What the hey is happening with my 401(k) and what should I do about it? That's one of the many questions we've been asking as the financial crisis has unfolded and we've watched our retirement savings through employee-sponsored plans shrink. Here are four things you should do (and not do) with your 401(k) plan.
1.) Don't stop contributing to your 401(k). Money may be tight, but deciding not to contribute to your 401(k) plan will only lead to lost savings. You never know what the market will do day to day and if you miss out on a day of good news -- a significant uptick in the market -- then you will miss out on savings. If your employer matches any of your 401(k), then you will definitely be missing out on additional savings. As this Kiplinger article notes, you're in it for the long haul: "...even people in their 50s, 60s and 70s shouldn't worry too much. You won't need all your savings immediately, and because retirement can be a 30-year prospect these days, your investments have time to rebound." CNNMoney's Gerri Willis says you should stop your contributions only if you are in real financial trouble and have no other sources of cash.
2.) Do review your plan's asset allocation. The younger you are, the more invested in stocks your retirement plan portfolio should be. But even if you're just starting out and are invested almost entirely in stocks, those stocks should be diversified. Make sure there is a healthy mix of funds that invest in stocks of large, small, domestic and international companies, as well as growth stocks and value stocks. Kiplinger has many retirement-savings tools, such as this quiz to test your risk tolerance and this advice for building a sound retirement portfolio.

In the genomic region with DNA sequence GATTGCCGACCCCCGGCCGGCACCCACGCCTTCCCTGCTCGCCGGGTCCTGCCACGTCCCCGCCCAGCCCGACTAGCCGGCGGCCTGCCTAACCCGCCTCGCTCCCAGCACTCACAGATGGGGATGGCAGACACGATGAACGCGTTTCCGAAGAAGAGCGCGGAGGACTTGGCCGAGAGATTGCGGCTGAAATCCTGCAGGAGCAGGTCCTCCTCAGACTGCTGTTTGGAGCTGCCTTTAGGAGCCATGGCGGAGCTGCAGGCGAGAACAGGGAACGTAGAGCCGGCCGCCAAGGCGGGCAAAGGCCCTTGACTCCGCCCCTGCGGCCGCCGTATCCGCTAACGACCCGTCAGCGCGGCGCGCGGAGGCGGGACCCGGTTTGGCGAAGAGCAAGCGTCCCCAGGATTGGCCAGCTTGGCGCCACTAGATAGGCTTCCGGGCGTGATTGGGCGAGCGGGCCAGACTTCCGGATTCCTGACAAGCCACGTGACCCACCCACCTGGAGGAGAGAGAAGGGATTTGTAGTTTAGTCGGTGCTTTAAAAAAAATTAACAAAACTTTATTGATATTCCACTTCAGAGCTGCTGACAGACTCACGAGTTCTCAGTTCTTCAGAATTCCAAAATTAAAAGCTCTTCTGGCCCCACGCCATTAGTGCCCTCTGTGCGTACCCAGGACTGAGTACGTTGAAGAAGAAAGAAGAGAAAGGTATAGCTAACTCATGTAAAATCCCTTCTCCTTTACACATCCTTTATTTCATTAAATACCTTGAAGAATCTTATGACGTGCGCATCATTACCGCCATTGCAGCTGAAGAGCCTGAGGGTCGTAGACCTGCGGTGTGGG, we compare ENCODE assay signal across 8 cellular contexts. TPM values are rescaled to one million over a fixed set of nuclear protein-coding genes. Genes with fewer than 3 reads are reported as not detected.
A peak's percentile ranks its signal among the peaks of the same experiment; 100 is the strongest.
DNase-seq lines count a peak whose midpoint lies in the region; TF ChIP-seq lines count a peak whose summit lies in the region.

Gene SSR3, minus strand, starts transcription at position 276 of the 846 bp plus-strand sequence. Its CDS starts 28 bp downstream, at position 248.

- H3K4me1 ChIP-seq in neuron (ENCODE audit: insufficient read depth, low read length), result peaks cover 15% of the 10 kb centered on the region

3.) Do get advice. Start with your company's 401(k) plan administrator. Kiplinger notes a recent Charles Schwab survey found that 401(k) investors who used some type of plan-offered advice earned annual returns about 3-percent higher than those who went it alone.
4.) Don't raid your 401(k). Avoid this if possible. You can access your retirement funds for a "hardship withdrawal," but it should be your last, last option. Not only will you not have savings for later in life, you'll pay dearly in penalties, fees and taxes to get at it. If you are younger than 59 1/2 years old when you tap into the funds, you'll pay a 10 percent penalty in addition to income taxes on the withdrawn funds -- easily about 40 percent of your withdrawal will go back to the government. Taking out a loan against your 401(k) plan is sometimes a possibility, though if you are laid off, fired or quit, you'll have to pay it back immediately. Either way, tapping into your 401(k) before retirement should be the last thing you do in hard times.